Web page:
Quantitative approaches to problems in linguistics
Studies in honour of Phil Rose
Cathryn Donohue, Shunichi Ishihara, William Steed (editors)
This collection of eighteen papers is a festschrift volume to honour Phil Rose on the occasion of his recent retirement from the Australian National University. Phil’s work in both tonal acoustics and forensic voice comparison has always improved upon the accepted standards through the insistence on rigorous statistical analyses and the introduction of techniques not previously employed in the field.
The contributors to the volume take the type of quantitative approach espoused by Phil and apply it to problems in linguistics, presenting statistically-founded solutions. The first six papers cover tones: the environments in which they occur, tonal acoustics of North-central Vietnamese, and of two Japanese varieties, the application of tonal acoustics to Qingtian morphotonemics, tonal identification in Fuzhou, and tone alternations in Ugong. Additionally there are three papers on vowel changes in Chinese, Japanese phonological acquisition, and the phonological systems of Australian languages.
The second section groups together six papers on forensic voice comparison (FVC), some using Phil’s general Bayesian approach to FVC. These include a tutorial on linear-scaling effects of phonetic context on vowel formants, the implications for FVC of formant frequencies over the phone in Japanese, an approach to automatic speaker identification using the magnitude and phase spectra of inverse-filtered voice speech, FVC in Chinese using /iau/, and a final paper applying the general approach to the challenges of Language Analysis used to Determine the Origin of people applying for refugee status (LADO).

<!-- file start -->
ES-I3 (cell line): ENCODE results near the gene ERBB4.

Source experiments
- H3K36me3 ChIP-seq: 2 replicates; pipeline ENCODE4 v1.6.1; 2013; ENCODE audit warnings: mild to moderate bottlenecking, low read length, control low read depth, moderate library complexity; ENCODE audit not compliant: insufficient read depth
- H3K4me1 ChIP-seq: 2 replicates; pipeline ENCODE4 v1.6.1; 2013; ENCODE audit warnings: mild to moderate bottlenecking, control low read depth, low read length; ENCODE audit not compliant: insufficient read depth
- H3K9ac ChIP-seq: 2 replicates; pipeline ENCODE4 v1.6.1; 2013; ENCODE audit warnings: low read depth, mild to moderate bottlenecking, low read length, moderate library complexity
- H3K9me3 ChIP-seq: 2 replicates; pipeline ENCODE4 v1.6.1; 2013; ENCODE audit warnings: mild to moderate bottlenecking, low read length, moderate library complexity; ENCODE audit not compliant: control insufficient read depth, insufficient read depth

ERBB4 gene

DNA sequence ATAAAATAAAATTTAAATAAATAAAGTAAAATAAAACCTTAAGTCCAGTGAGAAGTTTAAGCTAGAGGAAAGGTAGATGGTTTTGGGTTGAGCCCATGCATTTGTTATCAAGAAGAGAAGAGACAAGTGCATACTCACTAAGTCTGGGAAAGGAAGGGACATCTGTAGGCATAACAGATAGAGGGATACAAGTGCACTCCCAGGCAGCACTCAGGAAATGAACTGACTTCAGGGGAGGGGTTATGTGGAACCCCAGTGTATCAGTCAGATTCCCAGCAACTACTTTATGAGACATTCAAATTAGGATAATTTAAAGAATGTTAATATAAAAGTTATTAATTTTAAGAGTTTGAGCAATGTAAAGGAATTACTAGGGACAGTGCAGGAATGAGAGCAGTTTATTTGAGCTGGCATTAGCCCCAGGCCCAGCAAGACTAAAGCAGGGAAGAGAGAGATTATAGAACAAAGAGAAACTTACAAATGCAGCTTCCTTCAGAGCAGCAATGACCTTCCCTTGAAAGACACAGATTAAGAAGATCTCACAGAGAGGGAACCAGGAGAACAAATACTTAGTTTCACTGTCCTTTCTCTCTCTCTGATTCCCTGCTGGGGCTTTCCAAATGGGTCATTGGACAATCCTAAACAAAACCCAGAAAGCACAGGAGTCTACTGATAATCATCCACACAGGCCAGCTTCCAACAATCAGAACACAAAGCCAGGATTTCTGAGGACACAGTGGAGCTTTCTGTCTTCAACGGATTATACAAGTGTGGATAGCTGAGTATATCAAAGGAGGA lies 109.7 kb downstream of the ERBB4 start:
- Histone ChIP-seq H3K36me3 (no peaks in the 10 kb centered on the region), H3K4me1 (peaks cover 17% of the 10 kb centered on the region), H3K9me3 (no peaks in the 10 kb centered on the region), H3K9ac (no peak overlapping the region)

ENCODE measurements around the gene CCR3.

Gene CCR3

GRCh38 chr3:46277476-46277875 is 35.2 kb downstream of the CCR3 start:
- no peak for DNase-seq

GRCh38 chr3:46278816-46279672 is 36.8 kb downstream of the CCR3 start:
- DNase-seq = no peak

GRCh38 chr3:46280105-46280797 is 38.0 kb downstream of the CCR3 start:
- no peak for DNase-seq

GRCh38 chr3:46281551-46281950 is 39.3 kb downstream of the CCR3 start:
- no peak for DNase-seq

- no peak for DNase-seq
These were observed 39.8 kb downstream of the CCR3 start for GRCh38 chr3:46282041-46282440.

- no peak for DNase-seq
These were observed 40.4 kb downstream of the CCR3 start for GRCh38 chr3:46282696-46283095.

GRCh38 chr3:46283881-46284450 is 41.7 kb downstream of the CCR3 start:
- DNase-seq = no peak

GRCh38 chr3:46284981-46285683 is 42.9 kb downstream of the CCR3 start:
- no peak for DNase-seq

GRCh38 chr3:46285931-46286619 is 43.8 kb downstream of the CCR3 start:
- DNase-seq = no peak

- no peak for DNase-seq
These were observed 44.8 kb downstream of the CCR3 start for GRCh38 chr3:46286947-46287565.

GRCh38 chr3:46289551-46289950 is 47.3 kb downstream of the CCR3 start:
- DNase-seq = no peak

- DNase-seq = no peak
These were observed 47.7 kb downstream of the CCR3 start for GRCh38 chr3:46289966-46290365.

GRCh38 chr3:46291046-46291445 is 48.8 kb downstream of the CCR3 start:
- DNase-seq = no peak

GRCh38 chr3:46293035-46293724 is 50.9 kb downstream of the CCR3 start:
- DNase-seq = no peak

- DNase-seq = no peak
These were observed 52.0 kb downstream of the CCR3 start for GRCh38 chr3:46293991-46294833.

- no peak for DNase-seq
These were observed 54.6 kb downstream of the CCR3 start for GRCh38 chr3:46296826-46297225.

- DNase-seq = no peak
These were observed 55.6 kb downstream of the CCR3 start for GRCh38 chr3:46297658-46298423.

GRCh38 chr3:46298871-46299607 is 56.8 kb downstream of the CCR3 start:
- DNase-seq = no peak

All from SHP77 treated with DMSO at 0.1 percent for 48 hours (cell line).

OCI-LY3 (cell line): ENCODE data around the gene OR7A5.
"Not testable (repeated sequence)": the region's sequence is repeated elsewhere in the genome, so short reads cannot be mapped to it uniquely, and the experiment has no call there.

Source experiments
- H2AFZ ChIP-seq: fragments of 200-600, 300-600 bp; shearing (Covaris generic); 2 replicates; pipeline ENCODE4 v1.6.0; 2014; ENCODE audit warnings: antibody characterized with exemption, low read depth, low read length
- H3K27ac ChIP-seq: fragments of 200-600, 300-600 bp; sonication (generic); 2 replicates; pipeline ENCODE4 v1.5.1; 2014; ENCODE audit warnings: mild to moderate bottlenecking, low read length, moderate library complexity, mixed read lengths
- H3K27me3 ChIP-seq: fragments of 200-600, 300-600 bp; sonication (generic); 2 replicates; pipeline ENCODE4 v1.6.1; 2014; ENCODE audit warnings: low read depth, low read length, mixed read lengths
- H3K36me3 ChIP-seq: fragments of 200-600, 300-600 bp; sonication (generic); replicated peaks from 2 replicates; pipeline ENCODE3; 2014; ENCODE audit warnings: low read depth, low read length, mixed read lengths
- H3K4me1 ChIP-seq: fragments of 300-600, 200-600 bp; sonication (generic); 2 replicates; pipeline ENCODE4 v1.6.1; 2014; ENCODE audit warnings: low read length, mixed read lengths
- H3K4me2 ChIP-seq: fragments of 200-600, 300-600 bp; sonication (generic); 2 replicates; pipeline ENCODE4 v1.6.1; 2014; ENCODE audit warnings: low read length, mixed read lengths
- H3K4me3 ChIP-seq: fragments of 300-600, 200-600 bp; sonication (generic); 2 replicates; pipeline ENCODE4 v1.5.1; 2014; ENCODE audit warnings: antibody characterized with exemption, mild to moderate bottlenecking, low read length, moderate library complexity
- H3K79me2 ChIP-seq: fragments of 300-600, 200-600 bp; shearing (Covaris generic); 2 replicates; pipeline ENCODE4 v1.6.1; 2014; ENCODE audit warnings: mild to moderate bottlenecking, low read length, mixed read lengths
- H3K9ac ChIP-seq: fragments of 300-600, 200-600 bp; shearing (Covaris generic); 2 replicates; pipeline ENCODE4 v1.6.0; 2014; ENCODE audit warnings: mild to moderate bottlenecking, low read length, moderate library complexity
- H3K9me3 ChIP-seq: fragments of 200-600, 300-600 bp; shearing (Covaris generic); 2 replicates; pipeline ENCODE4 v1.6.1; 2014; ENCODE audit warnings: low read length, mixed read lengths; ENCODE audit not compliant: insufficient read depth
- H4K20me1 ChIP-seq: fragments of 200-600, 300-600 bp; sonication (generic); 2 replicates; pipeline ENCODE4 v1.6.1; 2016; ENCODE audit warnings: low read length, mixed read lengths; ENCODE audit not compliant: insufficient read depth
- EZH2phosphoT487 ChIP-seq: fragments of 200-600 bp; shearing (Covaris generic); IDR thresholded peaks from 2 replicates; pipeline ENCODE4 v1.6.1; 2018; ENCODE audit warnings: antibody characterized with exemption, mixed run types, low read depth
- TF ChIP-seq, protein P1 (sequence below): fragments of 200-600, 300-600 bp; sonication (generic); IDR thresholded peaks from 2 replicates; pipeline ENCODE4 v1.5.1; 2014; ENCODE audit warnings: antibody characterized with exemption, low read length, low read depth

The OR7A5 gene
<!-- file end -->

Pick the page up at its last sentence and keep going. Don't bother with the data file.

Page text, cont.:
The final section consists of three papers on topics outside these areas but which have nonetheless been influenced by Phil and his work. They include a paper on UG and variation in expression, another on contextualizing the Old Javanese influence on Old Japanese, as well as a lexical-conceptual analysis of ‘eating’ and ‘drinking’ in two varieties of Chinese.
List of Contributors
Ann Kumar, Cathryn Donohue, Shunichi Ishihara: Phil Rose: A short biography
Cathryn Donohue, Shunichi Ishihara, William Steed: Many voices, many tones
Part I. Tones and Acoustic Phonetics
Mark Donohue: The shape and spread of Tone
William Steed: Qingtian Wu lexical tone sandhi: Voiceless depressors and allotones
Koichi Honda: The realisation of the stopped tone in North-Central Vietnamese
David Bradley: Tone alternations in Ugong (Thailand)
Cathryn Donohue: The role of contour and phonation in Fuzhou tonal identification
Shunichi Ishihara: Osaka and Kagoshima Japanese citation tone acoustics: A linguistic tonetic comparative study
Xiaonong Zhu: Off-the-Chart vowel changes in Chinese
Takako Toda: The critical period hypothesis and phonological acquisition of Japanese
Andrew Butcher: On the phonetics of long, thin phonologies
Part II. Forensic voice comparison
Frantz Clermont: Linear-scaling effects of phonetic context on vowel formants: A tutorial
Michael Carne: Japanese formant frequencies in mobile phone transmission: Implications for Forensic Voice Comparison
Javier Franco-Pedroso, Joaquin Gonzalez-Rodriguez, Javier Gonzalz-Dominguez, Daniel Ramos: Fine-grained automatic speaker recognition using cepstral-trajectories in phone units
Michael Wagner: Automatic speaker identification using the magnitude and phase spectra of inverse-filtered voiced speech
Cuiling Zhang, Geoffrey Morrison, Tharmarajah Thiruvaran: Forensic voice comparison using Chinese /iau/
Helen Fraser: Bayes and beyond: The complex challenges of LADO and their relevance to forensic speaker comparison
Part III. Bayes and beyond
Avery D Andrews 3rd: UG and variation in expression
Ann Kumar: ‘Humble auxiliaries’ in Old Japanese: Javanese derivations, context, and significance
Zhengdao Ye: Eating and drinking in Mandarin and Shanghainese: A Lexical-Conceptual analysis
ISBN 9783862883844 (Hardbound). LINCOM Studies in Phonetics 08. 300pp. 2012.